4. 32 CFR 842.118 - Assertable claims.

    Code of Federal Regulations, 2011 CFR

    2011-07-01

    ...medical pay insurance coverage, worker's compensation, no-fault statutes, or other statutes. A claim should only be...cost to collect, the third party offers payment and demands a release from the United States before paying damages to the injured...

  5. 32 CFR 842.118 - Assertable claims.

    Code of Federal Regulations, 2010 CFR

    2010-07-01

    ...medical pay insurance coverage, worker's compensation, no-fault statutes, or other statutes. A claim should only be...cost to collect, the third party offers payment and demands a release from the United States before paying damages to the injured...

  6. Nutritional status in relation to lifestyle in patients with compensated viral cirrhosis

    PubMed Central

    Hayashi, Fumikazu; Momoki, Chika; Yuikawa, Miho; Simotani, Yuko; Kawamura, Etsushi; Hagihara, Atsushi; Fujii, Hideki; Kobayashi, Sawako; Iwai, Shuji; Morikawa, Hiroyasu; Enomoto, Masaru; Tamori, Akihiro; Kawada, Norifumi; Ohfuji, Satoko; Fukusima, Wakaba; Habu, Daiki

    2012-01-01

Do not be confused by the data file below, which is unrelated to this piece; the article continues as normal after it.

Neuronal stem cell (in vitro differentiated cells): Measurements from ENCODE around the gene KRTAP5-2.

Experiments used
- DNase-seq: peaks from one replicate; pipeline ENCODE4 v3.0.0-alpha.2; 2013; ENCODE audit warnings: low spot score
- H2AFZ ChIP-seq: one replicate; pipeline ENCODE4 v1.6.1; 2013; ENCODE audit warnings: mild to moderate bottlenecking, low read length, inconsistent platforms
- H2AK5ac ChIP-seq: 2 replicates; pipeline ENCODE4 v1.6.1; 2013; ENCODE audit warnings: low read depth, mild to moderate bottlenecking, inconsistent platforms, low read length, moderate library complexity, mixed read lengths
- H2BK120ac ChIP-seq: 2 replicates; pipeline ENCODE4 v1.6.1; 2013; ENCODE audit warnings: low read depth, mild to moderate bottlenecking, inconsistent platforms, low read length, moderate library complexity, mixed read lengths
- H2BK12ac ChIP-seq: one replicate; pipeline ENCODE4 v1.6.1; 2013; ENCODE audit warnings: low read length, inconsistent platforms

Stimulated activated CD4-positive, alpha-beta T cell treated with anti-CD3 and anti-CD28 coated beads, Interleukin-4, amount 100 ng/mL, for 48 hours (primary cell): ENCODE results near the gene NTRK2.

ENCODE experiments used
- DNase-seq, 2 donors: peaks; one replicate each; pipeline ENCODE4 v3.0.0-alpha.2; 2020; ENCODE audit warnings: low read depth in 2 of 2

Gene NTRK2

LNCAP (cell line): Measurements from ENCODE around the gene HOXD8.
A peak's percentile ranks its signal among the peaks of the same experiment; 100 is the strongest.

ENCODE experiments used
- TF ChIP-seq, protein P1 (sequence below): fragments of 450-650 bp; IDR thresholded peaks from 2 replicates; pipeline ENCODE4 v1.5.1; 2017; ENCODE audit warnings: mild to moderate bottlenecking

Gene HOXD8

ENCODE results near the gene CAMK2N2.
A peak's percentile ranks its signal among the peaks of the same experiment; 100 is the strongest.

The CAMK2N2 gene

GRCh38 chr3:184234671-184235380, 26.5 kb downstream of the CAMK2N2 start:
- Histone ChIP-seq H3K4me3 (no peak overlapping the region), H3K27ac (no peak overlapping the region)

AIM: To assess the nourishment status and lifestyle of non-hospitalized patients with compensated cirrhosis by using noninvasive methods. METHODS: The subjects for this study consisted of 27 healthy volunteers, 59 patients with chronic viral hepatitis, and 74 patients with viral cirrhosis, from urban areas. We assessed the biochemical blood tests, anthropometric parameters, diet, lifestyle and physical activity of the patients. A homeostasis model assessment-insulin resistance (HOMA-IR) value of ? 2.5 was considered to indicate insulin resistance. We measured height, weight, waist circumference, arm circumference, triceps skin-fold thickness, and handgrip strength, and calculated body mass index, arm muscle circumference (AMC), and arm muscle area (AMA). We interviewed the subjects about their dietary habits and lifestyle using health assessment computer software. We surveyed daily physical activity using a pedometer. Univariate and multivariate logistic regression modeling were used to identify the relevant factors for insulin resistance. RESULTS: The rate of patients with HOMA-IR ? 2.5 (which was considered to indicate insulin resistance) was 14 (35.9%) in the chronic hepatitis and 17 (37.8%) in the cirrhotic patients. AMC (%) (control vs chronic hepatitis, 111.9% ± 10.5% vs 104.9% ± 10.7%, P = 0.021; control vs cirrhosis, 111.9% ± 10.5% vs 102.7% ± 10.8%, P = 0.001) and AMA (%) (control vs chronic hepatitis, 128.2% ± 25.1% vs 112.2% ± 22.9%, P = 0.013; control vs cirrhosis, 128.2% ± 25.1% vs 107.5% ± 22.5%, P = 0.001) in patients with chronic hepatitis and liver cirrhosis were significantly lower than in the control subjects. Handgrip strength (%) in the cirrhosis group was significantly lower than in the controls (control vs cirrhosis, 92.1% ± 16.2% vs 66.9% ± 17.6%, P < 0.001). The results might reflect a decrease in muscle mass. The total nutrition intake and amounts of carbohydrates, protein and fat were not significantly different amongst the groups. Physical activity levels (kcal/d) (control vs cirrhosis, 210 ± 113 kcal/d vs 125 ± 74 kcal/d, P = 0.001), number of steps (step/d) (control vs cirrhosis, 8070 ± 3027 step/d vs 5789 ± 3368 step/d, P = 0.011), and exercise (Ex) (Ex/wk) (control vs cirrhosis, 12.4 ± 9.3 Ex/wk vs 7.0 ± 7.7 Ex/wk, P = 0.013) in the cirrhosis group was significantly lower than the control group. The results indicate that the physical activity level of the chronic hepatitis and cirrhosis groups were low. Univariate and multivariate logistic regression modeling suggested that Ex was associated with insulin resistance (odds ratio, 6.809; 95% CI, 1.288-36.001; P = 0.024). The results seem to point towards decreased physical activity being a relevant factor for insulin resistance. CONCLUSION: Non-hospitalized cirrhotic patients may need to maintain an adequate dietary intake and receive lifestyle guidance to increase their physical activity levels. PMID:23155318